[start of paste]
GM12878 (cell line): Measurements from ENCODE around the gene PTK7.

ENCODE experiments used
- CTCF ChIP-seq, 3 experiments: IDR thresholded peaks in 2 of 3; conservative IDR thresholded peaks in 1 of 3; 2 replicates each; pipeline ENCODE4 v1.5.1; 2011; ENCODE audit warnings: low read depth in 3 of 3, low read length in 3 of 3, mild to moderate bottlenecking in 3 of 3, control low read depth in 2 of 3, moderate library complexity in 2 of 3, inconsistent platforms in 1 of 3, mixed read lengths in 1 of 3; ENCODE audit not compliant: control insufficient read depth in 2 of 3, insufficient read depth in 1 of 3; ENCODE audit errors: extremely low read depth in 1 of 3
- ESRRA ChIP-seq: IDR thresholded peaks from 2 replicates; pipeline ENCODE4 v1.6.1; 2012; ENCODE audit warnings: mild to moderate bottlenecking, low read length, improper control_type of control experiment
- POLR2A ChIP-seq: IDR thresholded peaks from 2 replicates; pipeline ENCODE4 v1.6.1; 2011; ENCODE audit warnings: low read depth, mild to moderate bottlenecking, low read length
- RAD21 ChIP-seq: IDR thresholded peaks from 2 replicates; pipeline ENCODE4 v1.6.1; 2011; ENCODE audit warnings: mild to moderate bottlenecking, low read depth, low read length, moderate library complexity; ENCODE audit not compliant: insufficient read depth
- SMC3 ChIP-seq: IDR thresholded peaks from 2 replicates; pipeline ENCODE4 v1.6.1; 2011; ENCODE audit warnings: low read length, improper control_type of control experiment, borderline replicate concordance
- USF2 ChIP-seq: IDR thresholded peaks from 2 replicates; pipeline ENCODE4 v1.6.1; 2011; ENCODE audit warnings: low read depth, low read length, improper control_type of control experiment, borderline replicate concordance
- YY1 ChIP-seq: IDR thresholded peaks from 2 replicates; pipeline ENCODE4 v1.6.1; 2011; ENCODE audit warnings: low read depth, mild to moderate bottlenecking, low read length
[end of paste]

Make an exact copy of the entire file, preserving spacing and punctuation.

GM12878 (cell line): Measurements from ENCODE around the gene PTK7.

ENCODE experiments used
- CTCF ChIP-seq, 3 experiments: IDR thresholded peaks in 2 of 3; conservative IDR thresholded peaks in 1 of 3; 2 replicates each; pipeline ENCODE4 v1.5.1; 2011; ENCODE audit warnings: low read depth in 3 of 3, low read length in 3 of 3, mild to moderate bottlenecking in 3 of 3, control low read depth in 2 of 3, moderate library complexity in 2 of 3, inconsistent platforms in 1 of 3, mixed read lengths in 1 of 3; ENCODE audit not compliant: control insufficient read depth in 2 of 3, insufficient read depth in 1 of 3; ENCODE audit errors: extremely low read depth in 1 of 3
- ESRRA ChIP-seq: IDR thresholded peaks from 2 replicates; pipeline ENCODE4 v1.6.1; 2012; ENCODE audit warnings: mild to moderate bottlenecking, low read length, improper control_type of control experiment
- POLR2A ChIP-seq: IDR thresholded peaks from 2 replicates; pipeline ENCODE4 v1.6.1; 2011; ENCODE audit warnings: low read depth, mild to moderate bottlenecking, low read length
- RAD21 ChIP-seq: IDR thresholded peaks from 2 replicates; pipeline ENCODE4 v1.6.1; 2011; ENCODE audit warnings: mild to moderate bottlenecking, low read depth, low read length, moderate library complexity; ENCODE audit not compliant: insufficient read depth
- SMC3 ChIP-seq: IDR thresholded peaks from 2 replicates; pipeline ENCODE4 v1.6.1; 2011; ENCODE audit warnings: low read length, improper control_type of control experiment, borderline replicate concordance
- USF2 ChIP-seq: IDR thresholded peaks from 2 replicates; pipeline ENCODE4 v1.6.1; 2011; ENCODE audit warnings: low read depth, low read length, improper control_type of control experiment, borderline replicate concordance
- YY1 ChIP-seq: IDR thresholded peaks from 2 replicates; pipeline ENCODE4 v1.6.1; 2011; ENCODE audit warnings: low read depth, mild to moderate bottlenecking, low read length